Wednesday, September 21, 2011

The ups and downs of the weather

This time of year is probably my favorite.  The changing colors in the trees.  The leaves falling, leaving me plenty material for bonfires on the nights when the temps are cooler.  The grass starts growing back in the back yard, after dying off during the hottest of the summer.  It's just a great time of year.

Of course when you share your life with sulcatas nothing will be purely simple.  The temperatures aren't too bad yet.  Our shell babies tend to come out of their winter room during the day with 30 degree temps, full sun and no breeze.  So with night temps in the 50s we're still plenty safe with them.  But at the same time of course it means it's time to start getting things cleaned out and fixed up for those winter months.

In the past we've allowed them to spend the coldest part of the winter inside with us.  Sherm doesn't mind too much.  She seems to thrill in moving furniture and terrifying the dogs.  Bradley goes into almost a depression.  He stays in the same place, same position until you make him move.  His appetite drops off significantly.

But Panz, oh dear Panz!  That boy makes life TOUGH!  He absolutely HATES being in the house.  He doesn't care if it's below zero and there's a foot of snow on the ground.  He wants out that door and any human that refuses to allow it is subject to his attempts at ramming your ankles.

Now I know every study you read tells you that animals aren't capable of complex emotions like humans.  They don't experience jealousy, sorrow or anger.  Hogwash!  Panzer gets mad, and he knows exactly who in the house brought him in and is keeping him in and he will physically track us down in his attempts to ram us.  Luckily, all ankles are still intact.  I was fortunate enough to read a lot about this species before bringing one home, and that included a blog by a lady that had one kind of dumped on her.  While hanging clothes on the line in her yard one day, hers rammed hers as well and she thought she broke her ankle and wound up in an emergency room trying to explain to the doctor that her injuries were sustained as a tortoise attack.  So I was always very aware of where ours were at, and thanks to Panzer, I'm even more aware now!

The difference in these torts reminds me so much of the difference in children raised in a home.  They've experienced the same things and yet, somehow, they each have their very own personality and sometimes those are polar opposite personalities.  You may have the 'perfect child' so easy to raise, great in school, and kind hearted to a fault.  Then you can have your challenging child, always in trouble for something, not happy unless they're giving you heart attacks by jumping off the roof and the school quickly learns you and your spouses first names and can recall your cell phone numbers by heart.  Then there's the withdrawn quiet child, you never hear from them, seldom see them.  They do things at their own pace, their own way and spend time in their own place.  They're often over looked because you never really worry about what they're doing or where they are; you just know.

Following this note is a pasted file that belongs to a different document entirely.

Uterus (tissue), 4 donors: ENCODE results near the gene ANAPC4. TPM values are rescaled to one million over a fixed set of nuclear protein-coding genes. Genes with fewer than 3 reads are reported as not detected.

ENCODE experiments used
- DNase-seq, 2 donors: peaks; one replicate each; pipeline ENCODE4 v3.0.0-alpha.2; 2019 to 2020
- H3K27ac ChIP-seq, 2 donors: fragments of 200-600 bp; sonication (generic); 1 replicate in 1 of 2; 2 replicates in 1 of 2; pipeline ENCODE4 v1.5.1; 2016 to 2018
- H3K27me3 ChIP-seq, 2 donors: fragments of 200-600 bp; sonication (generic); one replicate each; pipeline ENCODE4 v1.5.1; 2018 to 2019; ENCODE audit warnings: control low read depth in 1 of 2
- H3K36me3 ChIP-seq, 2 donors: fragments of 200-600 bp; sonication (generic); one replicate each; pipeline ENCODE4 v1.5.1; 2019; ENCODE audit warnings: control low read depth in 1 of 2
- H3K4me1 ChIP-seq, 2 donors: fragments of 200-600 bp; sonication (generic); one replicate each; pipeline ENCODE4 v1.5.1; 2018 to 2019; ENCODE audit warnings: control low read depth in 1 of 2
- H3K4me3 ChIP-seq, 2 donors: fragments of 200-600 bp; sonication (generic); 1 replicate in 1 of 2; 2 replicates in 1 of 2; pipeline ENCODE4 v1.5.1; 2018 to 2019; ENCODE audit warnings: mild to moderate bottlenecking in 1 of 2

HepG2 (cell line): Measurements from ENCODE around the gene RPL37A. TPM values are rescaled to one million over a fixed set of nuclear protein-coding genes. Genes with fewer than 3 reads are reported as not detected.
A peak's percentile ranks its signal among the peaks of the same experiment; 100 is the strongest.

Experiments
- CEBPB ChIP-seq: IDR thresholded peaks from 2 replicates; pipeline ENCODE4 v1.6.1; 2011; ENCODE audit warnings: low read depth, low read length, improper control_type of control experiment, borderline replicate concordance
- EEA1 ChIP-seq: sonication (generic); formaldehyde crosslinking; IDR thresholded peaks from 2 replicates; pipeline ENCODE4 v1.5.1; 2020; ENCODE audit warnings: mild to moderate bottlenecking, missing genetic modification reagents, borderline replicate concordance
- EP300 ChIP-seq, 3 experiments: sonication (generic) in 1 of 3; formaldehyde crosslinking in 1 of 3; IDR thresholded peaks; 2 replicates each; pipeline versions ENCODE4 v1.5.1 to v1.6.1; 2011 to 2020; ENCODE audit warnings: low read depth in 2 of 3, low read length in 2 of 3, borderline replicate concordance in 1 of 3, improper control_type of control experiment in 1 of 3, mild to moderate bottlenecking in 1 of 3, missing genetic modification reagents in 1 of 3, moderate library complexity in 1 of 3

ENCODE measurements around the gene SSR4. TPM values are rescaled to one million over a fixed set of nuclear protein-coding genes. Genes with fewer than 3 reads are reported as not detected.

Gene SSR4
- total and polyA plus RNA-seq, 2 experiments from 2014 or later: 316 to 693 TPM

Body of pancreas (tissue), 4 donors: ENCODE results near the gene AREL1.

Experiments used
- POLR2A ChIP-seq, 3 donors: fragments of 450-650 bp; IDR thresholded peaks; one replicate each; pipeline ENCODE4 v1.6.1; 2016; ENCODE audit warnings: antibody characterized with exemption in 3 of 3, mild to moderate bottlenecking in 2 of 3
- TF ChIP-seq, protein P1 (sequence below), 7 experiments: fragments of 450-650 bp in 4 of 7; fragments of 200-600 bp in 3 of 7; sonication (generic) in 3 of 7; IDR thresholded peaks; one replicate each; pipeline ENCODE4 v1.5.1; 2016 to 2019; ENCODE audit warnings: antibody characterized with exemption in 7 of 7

Sherman is our 'perfect child'.  She follows us around the yard and always wants affection.  Every other sulcata she's met she's been perfectly fine with.  Not at all the species aggressive tort that sulcatas usually are said to be.  Bradley is our quiet withdrawn boy.  The only one of our shell kids that's a digger.  He has dug his own very impressive 'man cave' and he spends every night in there and naps there when it gets too hot or too cold for him.  Then there's Panzer!  Yeh, if he were human he'd be the reason the Principal could recite our phone numbers from memory.  Always in trouble, trying to go through walls and fencing to escape, chasing off poor Bradley (thus the new pens to keep them apart), and as a typical young man, the only thing on his mind is sex.  I can't even count how many times we've gone out and had to pick him up and move him and just stand there shaking our heads.

All this to say, this year the shell kids are spending the winter outside, barring any freakishly cold weather.  We have a large shop attached to the back of the house that's never been used for more than collecting clutter.  The first couple winters we were here we put them out there.  The winters were pretty mild.  Got into the teens at the worse.  A couple dustings of snow.  With the 'tent' we set up for them with heaters and lights, they did just fine.  They could come and go as they pleased when it was warm enough.  But the third and fourth winters were just too cold.  We decided to bring them in and it was just chaos.  Cleaning up after 250 pounds of angry tort isn't really my idea of fun!

So this week we're working on emptying that shop.  There are some old benches and tables that have been built into different parts of the room that we'll be taking out, save one table for their hay and straw bedding and Mazuri, extra UVA/UVB light storage, extra heat lamps and surge protectors.  The rest of the room will be emptied and swept out and we'll start building two separate 'rooms' to house them this winter.  I think we'll have an electrician come in to drop extra lines in there to handle more heat.  I always worry their heaters or lamps will blow the circuit in the middle of the night.